Two-Factor Authentication: Myths Versus Reality

1 of 11

Two-Factor Authentication: Myths Versus Reality

by Chris Preimesberger

2 of 11

Myth No. 1

Two-factor authentication will prevent your site and users from ever being breached.

3 of 11

Reality Versus Myth No. 1

To offer two-factor authentication, websites must issue tokens or embed cryptographic keys in users' devices. Using two-factor authentication requires user participation as well, making it slower and more difficult to implement. More typically, websites make this an option, and most users do not enroll in it, regardless of the security benefits.

4 of 11

Myth No. 2

Cyber criminals have yet to breach websites where two-factor authentication is implemented.

5 of 11

Debunking Myth No. 2

Nothing is completely secure on the web. While most of today's 2FA implementations do improve security, many still have significant vulnerabilities. With token-based 2FA, the level of security of the issuer or manufacturer of third-party authentication can also vary and are typically unknown unless there is a security beach, much like the March 2011 breach of RSA SecurID tokens. With SMS-based 2FA (the most common 2FA deployed today), the security can vary with each mobile provider and can be vulnerable when changes take place, such as switching mobile phone numbers. Cyber criminals can also install malware on mobile devices that can intercept text messages containing the two-factor authentication code.

6 of 11

Myth No. 3

Two-factor authentication requires two separate devices such as a laptop and smartphone.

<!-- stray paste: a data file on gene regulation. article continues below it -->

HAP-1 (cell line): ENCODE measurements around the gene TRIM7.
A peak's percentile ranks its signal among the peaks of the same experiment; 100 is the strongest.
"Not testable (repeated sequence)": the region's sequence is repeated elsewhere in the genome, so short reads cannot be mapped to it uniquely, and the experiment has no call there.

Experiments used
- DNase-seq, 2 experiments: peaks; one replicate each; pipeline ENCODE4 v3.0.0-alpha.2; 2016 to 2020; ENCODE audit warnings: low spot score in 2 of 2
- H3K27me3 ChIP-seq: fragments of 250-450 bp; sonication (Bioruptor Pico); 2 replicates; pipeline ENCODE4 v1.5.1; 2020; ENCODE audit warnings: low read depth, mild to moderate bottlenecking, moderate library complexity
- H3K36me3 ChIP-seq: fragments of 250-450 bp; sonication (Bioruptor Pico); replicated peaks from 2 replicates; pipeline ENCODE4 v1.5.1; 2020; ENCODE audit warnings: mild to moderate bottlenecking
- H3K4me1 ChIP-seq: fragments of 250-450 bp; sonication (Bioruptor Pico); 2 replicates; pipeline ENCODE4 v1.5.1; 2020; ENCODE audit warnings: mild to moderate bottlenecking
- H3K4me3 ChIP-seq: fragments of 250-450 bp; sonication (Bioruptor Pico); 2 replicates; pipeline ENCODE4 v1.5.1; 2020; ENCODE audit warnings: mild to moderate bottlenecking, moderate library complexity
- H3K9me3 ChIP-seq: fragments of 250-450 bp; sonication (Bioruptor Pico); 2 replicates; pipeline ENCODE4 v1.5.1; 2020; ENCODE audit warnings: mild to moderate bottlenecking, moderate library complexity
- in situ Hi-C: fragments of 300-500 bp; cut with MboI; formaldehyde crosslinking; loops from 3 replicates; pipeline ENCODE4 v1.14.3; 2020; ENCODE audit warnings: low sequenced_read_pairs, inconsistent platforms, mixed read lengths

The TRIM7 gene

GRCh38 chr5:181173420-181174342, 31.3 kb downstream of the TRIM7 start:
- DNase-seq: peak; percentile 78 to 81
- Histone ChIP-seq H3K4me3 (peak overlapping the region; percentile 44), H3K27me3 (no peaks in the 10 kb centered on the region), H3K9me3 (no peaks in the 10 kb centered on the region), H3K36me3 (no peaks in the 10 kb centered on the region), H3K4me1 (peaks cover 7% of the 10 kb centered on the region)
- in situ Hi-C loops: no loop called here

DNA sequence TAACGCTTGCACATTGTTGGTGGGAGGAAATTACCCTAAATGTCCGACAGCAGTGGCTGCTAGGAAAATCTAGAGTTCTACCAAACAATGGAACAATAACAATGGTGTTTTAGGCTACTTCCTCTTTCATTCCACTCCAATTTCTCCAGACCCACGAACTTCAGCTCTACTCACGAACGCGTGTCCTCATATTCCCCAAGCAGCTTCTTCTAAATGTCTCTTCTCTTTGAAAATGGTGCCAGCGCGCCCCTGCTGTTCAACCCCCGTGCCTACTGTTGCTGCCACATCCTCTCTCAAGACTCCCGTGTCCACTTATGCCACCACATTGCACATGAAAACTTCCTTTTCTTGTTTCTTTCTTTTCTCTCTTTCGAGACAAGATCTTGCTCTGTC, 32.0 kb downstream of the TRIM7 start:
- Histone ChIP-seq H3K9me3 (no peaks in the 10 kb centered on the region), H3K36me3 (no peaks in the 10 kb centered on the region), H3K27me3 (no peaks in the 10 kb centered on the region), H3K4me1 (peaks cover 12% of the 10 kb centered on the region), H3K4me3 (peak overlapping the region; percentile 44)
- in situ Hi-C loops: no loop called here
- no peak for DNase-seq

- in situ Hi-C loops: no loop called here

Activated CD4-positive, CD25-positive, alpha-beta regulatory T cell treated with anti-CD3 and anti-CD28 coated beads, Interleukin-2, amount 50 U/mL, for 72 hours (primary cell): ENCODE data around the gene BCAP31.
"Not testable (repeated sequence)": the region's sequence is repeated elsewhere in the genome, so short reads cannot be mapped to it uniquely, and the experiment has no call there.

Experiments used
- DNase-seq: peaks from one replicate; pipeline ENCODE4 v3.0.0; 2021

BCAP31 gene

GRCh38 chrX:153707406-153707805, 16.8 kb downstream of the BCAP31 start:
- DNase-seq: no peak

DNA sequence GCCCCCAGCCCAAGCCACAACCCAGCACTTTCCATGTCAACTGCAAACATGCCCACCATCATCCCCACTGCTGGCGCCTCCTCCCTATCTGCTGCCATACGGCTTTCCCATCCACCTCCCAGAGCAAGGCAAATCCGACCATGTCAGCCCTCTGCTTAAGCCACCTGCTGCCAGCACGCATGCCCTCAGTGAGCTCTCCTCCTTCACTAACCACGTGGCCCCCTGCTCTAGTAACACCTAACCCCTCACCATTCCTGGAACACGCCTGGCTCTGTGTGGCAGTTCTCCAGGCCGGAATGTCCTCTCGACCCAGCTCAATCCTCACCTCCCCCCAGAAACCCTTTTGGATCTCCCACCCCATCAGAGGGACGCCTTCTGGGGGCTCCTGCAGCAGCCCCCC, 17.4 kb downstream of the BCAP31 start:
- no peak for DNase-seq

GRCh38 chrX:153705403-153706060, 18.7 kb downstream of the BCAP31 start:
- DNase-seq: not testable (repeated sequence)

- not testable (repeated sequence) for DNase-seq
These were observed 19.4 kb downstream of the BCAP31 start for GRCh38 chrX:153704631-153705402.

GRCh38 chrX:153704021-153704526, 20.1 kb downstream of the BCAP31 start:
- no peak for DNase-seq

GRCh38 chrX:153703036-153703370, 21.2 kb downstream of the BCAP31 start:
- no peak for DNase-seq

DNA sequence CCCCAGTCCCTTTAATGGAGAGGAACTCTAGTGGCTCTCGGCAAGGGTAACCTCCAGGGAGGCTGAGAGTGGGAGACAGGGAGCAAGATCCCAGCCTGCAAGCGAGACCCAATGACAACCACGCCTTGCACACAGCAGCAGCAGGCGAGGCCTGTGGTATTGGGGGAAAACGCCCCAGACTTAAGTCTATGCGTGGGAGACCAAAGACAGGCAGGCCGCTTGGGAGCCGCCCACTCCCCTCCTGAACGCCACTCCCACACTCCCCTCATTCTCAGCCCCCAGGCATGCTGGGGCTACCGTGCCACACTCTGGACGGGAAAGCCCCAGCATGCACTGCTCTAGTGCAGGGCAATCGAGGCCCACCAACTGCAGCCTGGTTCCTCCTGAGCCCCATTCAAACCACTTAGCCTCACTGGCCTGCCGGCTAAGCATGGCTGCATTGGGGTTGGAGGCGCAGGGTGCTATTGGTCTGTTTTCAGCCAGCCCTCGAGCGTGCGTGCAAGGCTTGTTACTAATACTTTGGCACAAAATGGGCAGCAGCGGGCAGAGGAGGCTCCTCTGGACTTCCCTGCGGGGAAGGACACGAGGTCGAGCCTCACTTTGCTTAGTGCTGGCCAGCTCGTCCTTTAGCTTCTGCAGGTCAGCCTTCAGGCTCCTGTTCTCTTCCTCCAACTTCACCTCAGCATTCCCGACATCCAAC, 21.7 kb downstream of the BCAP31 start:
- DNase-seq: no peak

7 of 11

Debunking Myth No. 3

Mobile devices are able to easily authenticate users with both keying information behind the scenes plus a memorized factor on the same devices. Two-factor authentication can be deployed in devices that have the ability to store keying information. An app can use that keying information in conjunction with something the user knows to prove both possession of the device and knowledge of the memorized secret. An app can then prompt the user for information and use cryptographic techniques to prove that the user was in possession of the cryptographic key and knew the memorized factor without the need for those secrets to ever leave the user's device.

8 of 11

Myth No. 4

Two-factor authentication solutions are all basically the same since they were introduced years ago.

9 of 11

Debunking Myth No. 4

Two-factor authentication systems have evolved notably in the past few years. The original two-factor authentication technology offered hardware "tokens" that provided unique single-use passwords. More recently, two-factor authentication has begun to utilize SMS or other telephonic means. Today, 2FA systems use a mobile app containing a cryptographic secret or through keying information that is stored on the user's browser. Two-factor authentication tools (and levels of security) can also vary among service providers and telecom companies.

10 of 11

Myth No. 5

Two-factor authentication is implemented as a reaction to a breach or a regulatory requirement, and mostly adds friction to the customer experience.

11 of 11

Debunking Myth No. 5

Some companies only offer two-factor authentication because it is required of them. The solutions that these companies use, such as browser fingerprinting, could barely qualify as legitimate 2FA applications to meet their compliance requirements. This is due to the fact that many IT managers don't understand how two-factor authentication can reduce fraud and want to minimize the effort for their users. An approach they should be utilizing is one that offers a flexible authentication mechanism that gives users the convenience of a single-factor authentication for lower risk operations. This is convenient for users with the added benefit of reducing fraud.

Top White Papers and Webcasts